needs to be fixed by hand after make (marked by "LINE"), and then run
make again to generate *.hc****
You may need to work around problems that occur due to differences
between the host and target platforms. You may also need to use make -k
in order to ignore unimportant build failures in the RTS.
in <T>/mk/build.mk. It'll make the resulting compiler slower, but it'll be a lot easier
if you get segfaults etc later on.
<T>$ for c in libraries/*/configure; do ( cd `dirname $c`; sh configure ); done
Note that if you need some special arguments to configure on you platform (like --with-iconv-includes and --with-iconv-libraries on OpenBSD), you will have to pass them to the configure runs above, too.
You may also need a set of flags and/or libraries different from -lutil -lrt.
Now make bootstrapping files; what we're really doing here is making
libffi, and libgmp if necessary:
<T>$ make bootstrapping-files
<T>$ make all_ghc_stage2 2>&1 | tee c.log<T>$ make inplace/bin/ghc-pkg 2>&1 | tee gp.log<T>$ make inplace/lib/unlit
NOTE: building inplace/bin/ghc-pkg currently fails. This has to be fixed.
Don't bother with running make install in the newly bootstrapped
tree; just use the compiler in that tree to build a fresh compiler
from scratch, this time without booting from C files. Before doing
this, you might want to check that the bootstrapped compiler is
generating working binaries:
Once you have the unregisterised compiler up and running, you can use
it to start a registerised port. The following sections describe the
various parts of the system that will need architecture-specific
tweaks in order to get a registerised build going.
Porting the RTS
The following files need architecture-specific code for a registerised
Defines the STG-register to machine-register
mapping. You need to know your platform's C calling
convention, and which registers are generally available
for mapping to global register variables. There are
plenty of useful comments in this file.
Macros that make proper tail-calls work.
Support for `foreign import "wrapper"`.
Not essential for getting GHC bootstrapped, so this file
can be deferred until later if necessary.
The little assembly layer between the C world and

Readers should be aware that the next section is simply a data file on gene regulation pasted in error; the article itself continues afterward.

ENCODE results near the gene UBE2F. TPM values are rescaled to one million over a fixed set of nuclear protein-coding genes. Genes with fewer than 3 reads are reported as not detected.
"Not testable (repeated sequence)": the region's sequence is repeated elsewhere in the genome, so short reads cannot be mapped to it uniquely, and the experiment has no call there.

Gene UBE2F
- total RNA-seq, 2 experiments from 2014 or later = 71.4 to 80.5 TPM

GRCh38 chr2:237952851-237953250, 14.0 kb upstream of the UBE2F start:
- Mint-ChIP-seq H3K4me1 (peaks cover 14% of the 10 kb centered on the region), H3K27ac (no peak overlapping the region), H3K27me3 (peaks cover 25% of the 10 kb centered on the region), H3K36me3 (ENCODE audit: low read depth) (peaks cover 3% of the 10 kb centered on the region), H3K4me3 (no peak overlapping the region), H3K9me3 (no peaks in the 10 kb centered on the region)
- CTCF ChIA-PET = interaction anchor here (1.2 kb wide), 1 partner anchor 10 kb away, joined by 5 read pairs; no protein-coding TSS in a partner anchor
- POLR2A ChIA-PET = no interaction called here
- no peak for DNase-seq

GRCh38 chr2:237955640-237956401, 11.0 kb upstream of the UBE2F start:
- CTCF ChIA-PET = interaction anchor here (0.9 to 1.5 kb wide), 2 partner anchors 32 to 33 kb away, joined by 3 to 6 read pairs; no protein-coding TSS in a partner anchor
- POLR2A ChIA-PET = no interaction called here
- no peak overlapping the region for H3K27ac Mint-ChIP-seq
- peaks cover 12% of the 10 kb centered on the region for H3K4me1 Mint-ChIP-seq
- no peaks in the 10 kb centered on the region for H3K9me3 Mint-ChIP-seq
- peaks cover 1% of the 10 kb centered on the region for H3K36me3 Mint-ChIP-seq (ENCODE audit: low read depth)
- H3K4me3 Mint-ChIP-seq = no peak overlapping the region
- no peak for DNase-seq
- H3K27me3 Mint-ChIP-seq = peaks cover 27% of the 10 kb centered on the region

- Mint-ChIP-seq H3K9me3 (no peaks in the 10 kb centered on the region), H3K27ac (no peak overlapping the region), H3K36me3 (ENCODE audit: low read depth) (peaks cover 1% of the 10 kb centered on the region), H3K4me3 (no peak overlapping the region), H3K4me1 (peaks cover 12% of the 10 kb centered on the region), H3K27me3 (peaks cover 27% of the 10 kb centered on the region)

the Haskell world. See the comments and code for the
other architectures in this file for pointers.
These files are really OS-specific rather than
architecture-specific. In `MBlock.h`
is specified the absolute location at which the RTS
should try to allocate memory on your platform (try to
find an area which doesn't conflict with code or dynamic
libraries). In `Mblock.c` you might
need to tweak the call to `mmap()` for
The splitter is another evil Perl script
(driver/split/ghc-split.lprl). Object splitting is what happens
when the -split-objs option is passed to GHC: the object file is
split into many smaller objects. This feature is used when building
libraries, so that a program statically linked against the library
will pull in less of the library.
The splitter has some platform-specific stuff; take a look and tweak
it for your system.
The native code generator
The native code generator isn't essential to getting a
registerised build going, but it's a desirable thing to have
because it can cut compilation times in half. The native code
generator is described in detail in Commentary/Compiler/Backends/NCG.
To support GHCi, you need to port the dynamic linker
(rts/Linker.c). The linker currently supports the
ELF and PEi386 object file formats - if your platform uses one of
these then things will be significantly easier. The majority of Unix
platforms use the ELF format these days. Even so, there are some
machine-specific parts of the ELF linker: for example, the code for
resolving particular relocation types is machine-specific, so some
porting of this code to your architecture and/or OS will probably be
If your system uses a different object file format, then
you have to write a linker -- good luck!